Paige Castellanos, a doctoral candidate in rural sociology and international agriculture and development in the College of Agricultural Sciences, has been honored as the recipient of the 2014 W. LaMarr Kopp International Achievement Award for graduate students.
Planting cover crops in rotation between cash crops -- widely agreed to be ecologically beneficial -- is even more valuable than previously thought, according to a team of agronomists, entomologists, agroecologists, horticulturists and biogeochemists from Penn State's College of Agricultural Sciences.
As the dust settles on February's enactment of the 2014 farm bill, experts continue to analyze the bill's provisions to determine what the legislation means for farmers. An economist in Penn State's College of Agricultural Sciences says the bill's dairy provisions -- the aspect of federal farm policy arguably most important for Pennsylvania agriculture -- continue the shift toward a greater reliance on risk-management approaches to provide a safety net for farmers.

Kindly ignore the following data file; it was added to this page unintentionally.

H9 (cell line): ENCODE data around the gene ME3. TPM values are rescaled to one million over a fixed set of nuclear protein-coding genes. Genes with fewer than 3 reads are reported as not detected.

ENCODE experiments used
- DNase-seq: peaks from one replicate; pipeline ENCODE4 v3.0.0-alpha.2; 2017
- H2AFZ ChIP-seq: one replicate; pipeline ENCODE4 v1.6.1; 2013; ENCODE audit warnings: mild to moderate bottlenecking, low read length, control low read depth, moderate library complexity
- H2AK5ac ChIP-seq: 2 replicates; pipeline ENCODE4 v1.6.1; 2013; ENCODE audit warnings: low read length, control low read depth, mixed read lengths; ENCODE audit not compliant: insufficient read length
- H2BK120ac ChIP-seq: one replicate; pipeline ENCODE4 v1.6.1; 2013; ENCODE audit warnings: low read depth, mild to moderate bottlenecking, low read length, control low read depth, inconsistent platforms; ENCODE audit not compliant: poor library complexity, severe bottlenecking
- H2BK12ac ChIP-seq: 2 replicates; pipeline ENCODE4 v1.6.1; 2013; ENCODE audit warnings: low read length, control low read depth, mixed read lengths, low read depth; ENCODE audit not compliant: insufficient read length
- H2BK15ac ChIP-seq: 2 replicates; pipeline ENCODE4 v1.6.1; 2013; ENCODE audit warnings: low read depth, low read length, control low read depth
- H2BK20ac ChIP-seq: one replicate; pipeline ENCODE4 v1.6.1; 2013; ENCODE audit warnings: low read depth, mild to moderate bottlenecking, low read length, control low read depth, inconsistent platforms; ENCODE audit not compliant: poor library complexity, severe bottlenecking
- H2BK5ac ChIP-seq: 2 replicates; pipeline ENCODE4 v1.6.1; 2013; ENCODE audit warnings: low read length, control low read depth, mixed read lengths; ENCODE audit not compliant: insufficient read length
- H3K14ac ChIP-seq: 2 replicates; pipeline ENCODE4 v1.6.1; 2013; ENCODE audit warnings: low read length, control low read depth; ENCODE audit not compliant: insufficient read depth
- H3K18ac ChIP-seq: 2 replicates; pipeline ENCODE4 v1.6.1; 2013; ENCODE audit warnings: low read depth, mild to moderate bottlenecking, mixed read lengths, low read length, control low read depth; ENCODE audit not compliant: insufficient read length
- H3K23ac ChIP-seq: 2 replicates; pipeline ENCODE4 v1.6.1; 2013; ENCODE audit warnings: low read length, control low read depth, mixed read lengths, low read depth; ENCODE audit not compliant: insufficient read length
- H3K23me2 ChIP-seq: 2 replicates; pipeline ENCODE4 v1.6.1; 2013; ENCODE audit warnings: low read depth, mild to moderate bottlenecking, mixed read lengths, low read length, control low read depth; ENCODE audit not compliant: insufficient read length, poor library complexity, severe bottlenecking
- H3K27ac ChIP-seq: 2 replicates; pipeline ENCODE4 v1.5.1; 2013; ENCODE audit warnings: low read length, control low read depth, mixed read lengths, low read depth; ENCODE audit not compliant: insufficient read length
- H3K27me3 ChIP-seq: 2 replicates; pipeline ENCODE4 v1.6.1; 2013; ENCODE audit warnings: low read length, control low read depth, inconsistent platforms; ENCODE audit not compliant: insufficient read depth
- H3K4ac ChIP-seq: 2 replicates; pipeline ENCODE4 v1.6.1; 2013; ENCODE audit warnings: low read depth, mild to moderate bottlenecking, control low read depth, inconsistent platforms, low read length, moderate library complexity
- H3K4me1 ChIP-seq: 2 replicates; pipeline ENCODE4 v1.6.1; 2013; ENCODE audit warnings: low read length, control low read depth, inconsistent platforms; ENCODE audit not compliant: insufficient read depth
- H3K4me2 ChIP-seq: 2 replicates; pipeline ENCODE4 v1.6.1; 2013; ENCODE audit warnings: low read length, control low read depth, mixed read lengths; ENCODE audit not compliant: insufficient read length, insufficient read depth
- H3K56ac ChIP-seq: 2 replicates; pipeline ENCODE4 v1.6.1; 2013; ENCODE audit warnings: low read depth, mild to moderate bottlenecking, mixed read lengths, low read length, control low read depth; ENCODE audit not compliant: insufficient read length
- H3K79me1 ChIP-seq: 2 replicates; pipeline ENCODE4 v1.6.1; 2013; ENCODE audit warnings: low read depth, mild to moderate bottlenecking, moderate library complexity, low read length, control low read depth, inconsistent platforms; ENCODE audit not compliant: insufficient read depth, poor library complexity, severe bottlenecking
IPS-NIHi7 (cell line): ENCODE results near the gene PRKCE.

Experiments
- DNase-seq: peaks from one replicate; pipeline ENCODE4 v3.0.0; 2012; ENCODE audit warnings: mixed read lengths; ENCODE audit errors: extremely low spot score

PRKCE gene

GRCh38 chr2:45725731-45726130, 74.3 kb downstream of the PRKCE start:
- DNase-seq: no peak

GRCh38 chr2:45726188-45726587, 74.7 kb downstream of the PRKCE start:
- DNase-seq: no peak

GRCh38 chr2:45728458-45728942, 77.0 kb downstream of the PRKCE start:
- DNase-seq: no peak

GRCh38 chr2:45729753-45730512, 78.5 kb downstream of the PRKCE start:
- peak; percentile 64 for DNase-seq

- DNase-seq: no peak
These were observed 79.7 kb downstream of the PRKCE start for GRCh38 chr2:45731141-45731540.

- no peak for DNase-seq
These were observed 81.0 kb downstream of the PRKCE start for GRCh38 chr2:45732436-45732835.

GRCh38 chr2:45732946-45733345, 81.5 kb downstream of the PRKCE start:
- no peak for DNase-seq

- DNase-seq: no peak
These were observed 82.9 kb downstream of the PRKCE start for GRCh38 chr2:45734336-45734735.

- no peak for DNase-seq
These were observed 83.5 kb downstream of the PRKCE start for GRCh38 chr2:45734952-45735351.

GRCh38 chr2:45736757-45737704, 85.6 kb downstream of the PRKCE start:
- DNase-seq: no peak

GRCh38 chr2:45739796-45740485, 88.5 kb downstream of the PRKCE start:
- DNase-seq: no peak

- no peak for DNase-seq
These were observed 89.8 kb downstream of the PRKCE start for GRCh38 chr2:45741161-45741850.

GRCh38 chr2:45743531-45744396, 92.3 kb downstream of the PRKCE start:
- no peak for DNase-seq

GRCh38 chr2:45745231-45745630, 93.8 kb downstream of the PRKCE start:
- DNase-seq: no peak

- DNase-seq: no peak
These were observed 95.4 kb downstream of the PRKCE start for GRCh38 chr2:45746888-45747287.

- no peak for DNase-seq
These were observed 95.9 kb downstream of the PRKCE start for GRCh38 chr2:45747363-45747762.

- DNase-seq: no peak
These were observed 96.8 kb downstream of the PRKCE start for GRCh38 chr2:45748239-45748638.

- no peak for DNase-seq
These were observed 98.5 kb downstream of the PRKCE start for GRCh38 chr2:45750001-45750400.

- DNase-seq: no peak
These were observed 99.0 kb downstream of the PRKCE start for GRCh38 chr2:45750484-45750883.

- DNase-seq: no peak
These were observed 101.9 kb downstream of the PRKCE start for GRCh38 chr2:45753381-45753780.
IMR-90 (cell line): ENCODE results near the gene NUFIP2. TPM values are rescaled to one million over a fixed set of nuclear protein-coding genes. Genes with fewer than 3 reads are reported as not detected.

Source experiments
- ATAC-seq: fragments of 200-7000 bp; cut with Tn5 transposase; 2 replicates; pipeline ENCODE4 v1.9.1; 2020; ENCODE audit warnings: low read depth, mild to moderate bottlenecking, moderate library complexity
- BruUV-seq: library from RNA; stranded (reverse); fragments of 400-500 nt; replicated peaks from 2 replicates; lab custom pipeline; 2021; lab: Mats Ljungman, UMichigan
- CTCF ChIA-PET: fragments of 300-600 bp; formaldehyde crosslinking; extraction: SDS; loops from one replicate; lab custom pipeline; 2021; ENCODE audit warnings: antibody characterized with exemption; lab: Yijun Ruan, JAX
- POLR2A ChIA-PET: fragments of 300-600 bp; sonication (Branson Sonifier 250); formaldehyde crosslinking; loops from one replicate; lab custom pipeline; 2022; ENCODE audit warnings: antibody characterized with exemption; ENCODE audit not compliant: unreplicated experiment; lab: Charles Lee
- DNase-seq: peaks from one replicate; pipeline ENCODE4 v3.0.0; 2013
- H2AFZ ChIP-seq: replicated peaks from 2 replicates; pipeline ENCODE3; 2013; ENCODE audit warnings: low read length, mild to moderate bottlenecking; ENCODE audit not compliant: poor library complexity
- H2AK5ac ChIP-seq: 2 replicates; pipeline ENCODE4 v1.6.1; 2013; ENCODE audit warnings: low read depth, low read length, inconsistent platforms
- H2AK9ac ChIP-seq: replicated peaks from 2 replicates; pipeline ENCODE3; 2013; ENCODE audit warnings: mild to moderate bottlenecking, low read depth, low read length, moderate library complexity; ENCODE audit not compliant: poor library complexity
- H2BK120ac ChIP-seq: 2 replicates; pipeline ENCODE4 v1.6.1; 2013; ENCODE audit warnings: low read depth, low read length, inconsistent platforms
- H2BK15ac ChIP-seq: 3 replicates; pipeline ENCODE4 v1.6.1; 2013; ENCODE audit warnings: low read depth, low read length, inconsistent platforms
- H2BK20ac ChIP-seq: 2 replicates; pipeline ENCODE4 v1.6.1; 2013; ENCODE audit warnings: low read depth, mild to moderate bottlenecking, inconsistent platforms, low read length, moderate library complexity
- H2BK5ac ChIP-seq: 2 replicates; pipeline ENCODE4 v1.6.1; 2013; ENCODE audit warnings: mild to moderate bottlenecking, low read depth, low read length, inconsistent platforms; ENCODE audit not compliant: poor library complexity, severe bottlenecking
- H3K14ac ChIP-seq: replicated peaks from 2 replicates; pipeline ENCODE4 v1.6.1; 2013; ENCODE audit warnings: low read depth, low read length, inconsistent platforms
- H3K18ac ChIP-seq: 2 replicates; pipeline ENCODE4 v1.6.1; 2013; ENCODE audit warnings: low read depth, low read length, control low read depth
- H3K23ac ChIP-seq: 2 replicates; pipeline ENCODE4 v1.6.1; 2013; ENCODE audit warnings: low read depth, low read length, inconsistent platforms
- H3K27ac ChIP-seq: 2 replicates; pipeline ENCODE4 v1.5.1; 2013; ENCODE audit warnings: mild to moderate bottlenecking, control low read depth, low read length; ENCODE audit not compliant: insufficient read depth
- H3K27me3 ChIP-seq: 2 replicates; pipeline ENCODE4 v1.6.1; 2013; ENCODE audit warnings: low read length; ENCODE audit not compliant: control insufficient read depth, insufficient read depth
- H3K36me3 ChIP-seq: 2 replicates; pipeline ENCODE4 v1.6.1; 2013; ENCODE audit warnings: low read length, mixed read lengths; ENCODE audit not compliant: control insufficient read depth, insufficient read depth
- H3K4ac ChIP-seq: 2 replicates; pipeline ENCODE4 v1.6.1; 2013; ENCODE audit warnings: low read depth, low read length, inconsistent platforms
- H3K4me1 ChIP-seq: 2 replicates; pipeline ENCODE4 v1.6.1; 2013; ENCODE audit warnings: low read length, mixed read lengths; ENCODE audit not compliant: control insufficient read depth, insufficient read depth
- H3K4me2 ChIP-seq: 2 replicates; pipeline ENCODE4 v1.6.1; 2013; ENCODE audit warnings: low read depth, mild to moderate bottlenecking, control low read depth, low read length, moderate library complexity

Dairy cows in barn An estimated 18 percent of greenhouse gas emissions worldwide come from animal production. A Penn State-led consortium will seek to develop feeding strategies that will reduce methane and nitrous oxide emissions from livestock.
The restoration of Pennsylvania's river-otter population has been, by all accounts, a great success, and a study being conducted by researchers in Penn State's College of Agricultural Sciences will soon quantify the accomplishment by yielding population information.